1001 Albums: The Kinks Are The Village Green Preservation Society



Artist: The Kinks

Album: The Kinks Are The Village Green Preservation Society

Year: 1968

Length: 38:59

Genre: Rock

“We are the Village Green Preservation Society
God save Donald Duck, vaudeville and variety
We are the Desperate Dan Appreciation Society
God save strawberry jam and all the different varieties

Preserving the old ways from being abused
Protecting the new ways, for me and for you
What more can we do?”

I am back! Not in terms of this blog, because let’s be honest I’ll constantly be taking breaks and slowing down. But in terms of my mood and just all around being me as a person, I finally feel like I’m back to normal. I’ve been getting amazing sleep. I wake up early naturally. I feel energised the entire day with no need for naps. I’m actually in a good mood. I feel like I’m myself again, my motivation has returned and I find myself actually being productive (or at least somewhat). Thins are turning around and I feel great.

On top of that I got to enjoy what I feel is currently my favourite Kinks album. I think I’m finally sold on them and this was the album that sealed the deal for me. I was somewhat hesitant at first but now I think I absolutely love The Kinks. There’s something about their music that both feels incredibly nostalgic but fresh at the same time. Like they’re working with formulas but somehow using them in an original way. It’s a strange sentiment to feel, but a great one nonetheless and I really hope this isn’t it for the Kinks catalogue (but it might be sadly). Shame, I was really hoping for more.

Something The Kinks do very well is capture an image of old school England. That sense of nostalgia doesn’t just come through their music but their imagery as well as they capture a slice of life within the community. Here they do it their best as they paint a picture within the confines of the idea of the “Village Green” which according to the writers is a sort of safe haven away from all the artifice and bullshit of the city life and real world. A place where things are simpler and easier with nothing fake happening, just a genuine world within a plastic one. As someone who is a strong believer in honesty, this idea really feels like a breath of fresh air.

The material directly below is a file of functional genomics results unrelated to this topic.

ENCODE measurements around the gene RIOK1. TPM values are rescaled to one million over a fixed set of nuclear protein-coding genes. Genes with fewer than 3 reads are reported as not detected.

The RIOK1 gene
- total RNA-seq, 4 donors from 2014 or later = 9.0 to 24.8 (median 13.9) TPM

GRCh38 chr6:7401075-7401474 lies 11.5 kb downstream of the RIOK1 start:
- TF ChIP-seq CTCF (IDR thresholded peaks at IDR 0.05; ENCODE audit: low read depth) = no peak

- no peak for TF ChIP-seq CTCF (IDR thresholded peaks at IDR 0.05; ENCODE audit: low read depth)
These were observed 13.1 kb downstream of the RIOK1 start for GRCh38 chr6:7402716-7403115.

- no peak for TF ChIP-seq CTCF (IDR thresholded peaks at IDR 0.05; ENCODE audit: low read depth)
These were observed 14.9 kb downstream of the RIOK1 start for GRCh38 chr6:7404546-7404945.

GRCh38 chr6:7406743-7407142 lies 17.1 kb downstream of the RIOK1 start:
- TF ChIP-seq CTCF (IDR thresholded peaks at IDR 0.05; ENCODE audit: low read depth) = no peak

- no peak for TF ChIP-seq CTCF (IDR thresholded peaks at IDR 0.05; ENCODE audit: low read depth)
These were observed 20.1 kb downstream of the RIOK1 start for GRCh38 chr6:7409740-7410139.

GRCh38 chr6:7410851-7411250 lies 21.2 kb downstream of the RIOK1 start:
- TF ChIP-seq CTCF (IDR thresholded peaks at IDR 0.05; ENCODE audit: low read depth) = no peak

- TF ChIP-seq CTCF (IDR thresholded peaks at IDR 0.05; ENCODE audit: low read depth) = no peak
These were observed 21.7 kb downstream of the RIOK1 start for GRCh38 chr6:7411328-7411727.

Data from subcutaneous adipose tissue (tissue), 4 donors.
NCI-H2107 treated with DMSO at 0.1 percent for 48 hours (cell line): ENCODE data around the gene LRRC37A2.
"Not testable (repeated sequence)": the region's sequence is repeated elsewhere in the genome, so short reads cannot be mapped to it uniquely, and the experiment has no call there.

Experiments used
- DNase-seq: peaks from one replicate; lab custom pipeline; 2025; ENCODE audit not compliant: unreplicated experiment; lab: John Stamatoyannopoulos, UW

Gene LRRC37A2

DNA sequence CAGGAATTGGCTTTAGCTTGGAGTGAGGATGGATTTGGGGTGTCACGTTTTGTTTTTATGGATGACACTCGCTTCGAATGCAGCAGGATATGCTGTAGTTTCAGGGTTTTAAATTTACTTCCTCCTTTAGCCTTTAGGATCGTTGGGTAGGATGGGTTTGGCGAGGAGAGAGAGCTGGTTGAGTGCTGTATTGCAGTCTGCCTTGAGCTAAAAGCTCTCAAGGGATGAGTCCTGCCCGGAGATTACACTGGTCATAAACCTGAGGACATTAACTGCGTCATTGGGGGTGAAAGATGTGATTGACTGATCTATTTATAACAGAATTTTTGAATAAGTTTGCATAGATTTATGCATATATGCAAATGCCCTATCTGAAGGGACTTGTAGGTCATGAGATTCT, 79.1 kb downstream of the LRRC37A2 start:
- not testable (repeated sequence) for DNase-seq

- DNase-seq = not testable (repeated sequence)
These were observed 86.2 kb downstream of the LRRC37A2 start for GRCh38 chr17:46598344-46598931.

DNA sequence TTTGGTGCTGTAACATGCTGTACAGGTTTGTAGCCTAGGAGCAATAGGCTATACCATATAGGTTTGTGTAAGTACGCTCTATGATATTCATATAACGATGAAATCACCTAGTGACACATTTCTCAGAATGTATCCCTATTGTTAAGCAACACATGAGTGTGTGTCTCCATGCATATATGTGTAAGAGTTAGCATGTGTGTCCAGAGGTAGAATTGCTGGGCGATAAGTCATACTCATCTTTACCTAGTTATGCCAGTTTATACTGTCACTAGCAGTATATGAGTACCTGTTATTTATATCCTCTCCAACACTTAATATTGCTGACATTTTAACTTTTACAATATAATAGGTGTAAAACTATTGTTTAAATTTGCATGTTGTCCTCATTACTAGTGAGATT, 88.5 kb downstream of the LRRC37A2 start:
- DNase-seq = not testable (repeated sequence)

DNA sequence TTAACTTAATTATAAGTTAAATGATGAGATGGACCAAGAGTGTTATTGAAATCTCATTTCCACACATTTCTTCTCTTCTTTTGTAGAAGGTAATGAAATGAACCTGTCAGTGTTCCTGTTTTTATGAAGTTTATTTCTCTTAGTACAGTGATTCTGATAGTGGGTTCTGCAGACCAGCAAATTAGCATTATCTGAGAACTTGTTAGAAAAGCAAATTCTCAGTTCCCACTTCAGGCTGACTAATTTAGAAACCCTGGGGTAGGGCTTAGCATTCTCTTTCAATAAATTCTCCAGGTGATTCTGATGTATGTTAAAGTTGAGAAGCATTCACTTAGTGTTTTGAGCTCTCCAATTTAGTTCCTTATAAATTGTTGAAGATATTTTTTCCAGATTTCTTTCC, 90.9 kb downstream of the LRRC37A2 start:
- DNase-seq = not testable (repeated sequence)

As a concept album it works very well, creating these little vignettes to fully create this world they’re taking you through. Oddly enough, despite being unanimously critically acclaimed, it sold very poorly, which sadly seems to be a regular thing for The Kinks. Once again, it’s one of those a;bums that only started to get noticed way past it’s release and would be rediscovered years later. The Kinks seem to have a weird relationship with this sort of thing and apparently their feelings of exclusion from the US was in part what had them create this album. Here’s an interesting snippet I found that I would like to share:

“Davies, who had suffered mental exhaustion himself, isolated and conscious of “the hole I was in” – to either be a hit machine or not to exist, sings; “This world is big and wild and half insane… It’s a hard, hard world if it gets you down – Dreams often fade and die in a bad, bad world” with “Everybody pushing one another around… all the people who think they got problems.. don’t let it get you down”. He advises one friend (“Starstruck“); “you’re a victim of bright city lights and your mind is not right…. running around like you’re crazy… out on your feet – It’s gonna drive you insane because the world’s not so tame”.